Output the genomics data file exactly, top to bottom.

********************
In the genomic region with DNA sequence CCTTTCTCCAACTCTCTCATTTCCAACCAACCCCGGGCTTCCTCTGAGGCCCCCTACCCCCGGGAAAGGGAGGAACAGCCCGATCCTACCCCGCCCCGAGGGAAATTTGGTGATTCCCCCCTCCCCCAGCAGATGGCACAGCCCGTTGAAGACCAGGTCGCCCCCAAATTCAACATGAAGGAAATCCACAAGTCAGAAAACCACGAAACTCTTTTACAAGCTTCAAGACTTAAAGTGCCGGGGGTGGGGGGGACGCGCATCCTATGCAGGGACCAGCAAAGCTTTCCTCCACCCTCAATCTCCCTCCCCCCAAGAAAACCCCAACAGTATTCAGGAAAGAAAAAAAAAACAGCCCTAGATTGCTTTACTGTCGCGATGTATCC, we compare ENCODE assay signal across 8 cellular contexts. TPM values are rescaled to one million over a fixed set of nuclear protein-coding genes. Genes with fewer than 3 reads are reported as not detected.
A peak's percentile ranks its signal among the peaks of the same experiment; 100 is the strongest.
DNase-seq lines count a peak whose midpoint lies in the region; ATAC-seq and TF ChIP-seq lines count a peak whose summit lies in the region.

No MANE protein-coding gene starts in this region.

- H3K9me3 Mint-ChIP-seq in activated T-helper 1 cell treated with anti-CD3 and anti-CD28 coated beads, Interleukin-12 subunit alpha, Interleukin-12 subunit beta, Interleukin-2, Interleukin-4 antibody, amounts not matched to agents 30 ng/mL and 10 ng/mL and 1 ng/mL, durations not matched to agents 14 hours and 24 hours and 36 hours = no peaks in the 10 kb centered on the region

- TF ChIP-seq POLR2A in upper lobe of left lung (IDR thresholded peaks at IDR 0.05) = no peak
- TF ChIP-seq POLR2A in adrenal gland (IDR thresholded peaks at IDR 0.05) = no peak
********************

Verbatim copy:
In the genomic region with DNA sequence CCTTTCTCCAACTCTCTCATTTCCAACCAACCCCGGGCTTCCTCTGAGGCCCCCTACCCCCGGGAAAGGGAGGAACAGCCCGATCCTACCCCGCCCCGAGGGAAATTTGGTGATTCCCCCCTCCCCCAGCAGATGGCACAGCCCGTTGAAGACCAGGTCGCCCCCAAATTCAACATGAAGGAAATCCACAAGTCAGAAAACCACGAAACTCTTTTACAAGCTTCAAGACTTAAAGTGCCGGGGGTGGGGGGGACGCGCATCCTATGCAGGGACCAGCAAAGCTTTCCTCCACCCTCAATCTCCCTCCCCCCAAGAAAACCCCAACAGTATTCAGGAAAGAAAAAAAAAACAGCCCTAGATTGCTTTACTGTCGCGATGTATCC, we compare ENCODE assay signal across 8 cellular contexts. TPM values are rescaled to one million over a fixed set of nuclear protein-coding genes. Genes with fewer than 3 reads are reported as not detected.
A peak's percentile ranks its signal among the peaks of the same experiment; 100 is the strongest.
DNase-seq lines count a peak whose midpoint lies in the region; ATAC-seq and TF ChIP-seq lines count a peak whose summit lies in the region.

No MANE protein-coding gene starts in this region.

- H3K9me3 Mint-ChIP-seq in activated T-helper 1 cell treated with anti-CD3 and anti-CD28 coated beads, Interleukin-12 subunit alpha, Interleukin-12 subunit beta, Interleukin-2, Interleukin-4 antibody, amounts not matched to agents 30 ng/mL and 10 ng/mL and 1 ng/mL, durations not matched to agents 14 hours and 24 hours and 36 hours = no peaks in the 10 kb centered on the region

- TF ChIP-seq POLR2A in upper lobe of left lung (IDR thresholded peaks at IDR 0.05) = no peak
- TF ChIP-seq POLR2A in adrenal gland (IDR thresholded peaks at IDR 0.05) = no peak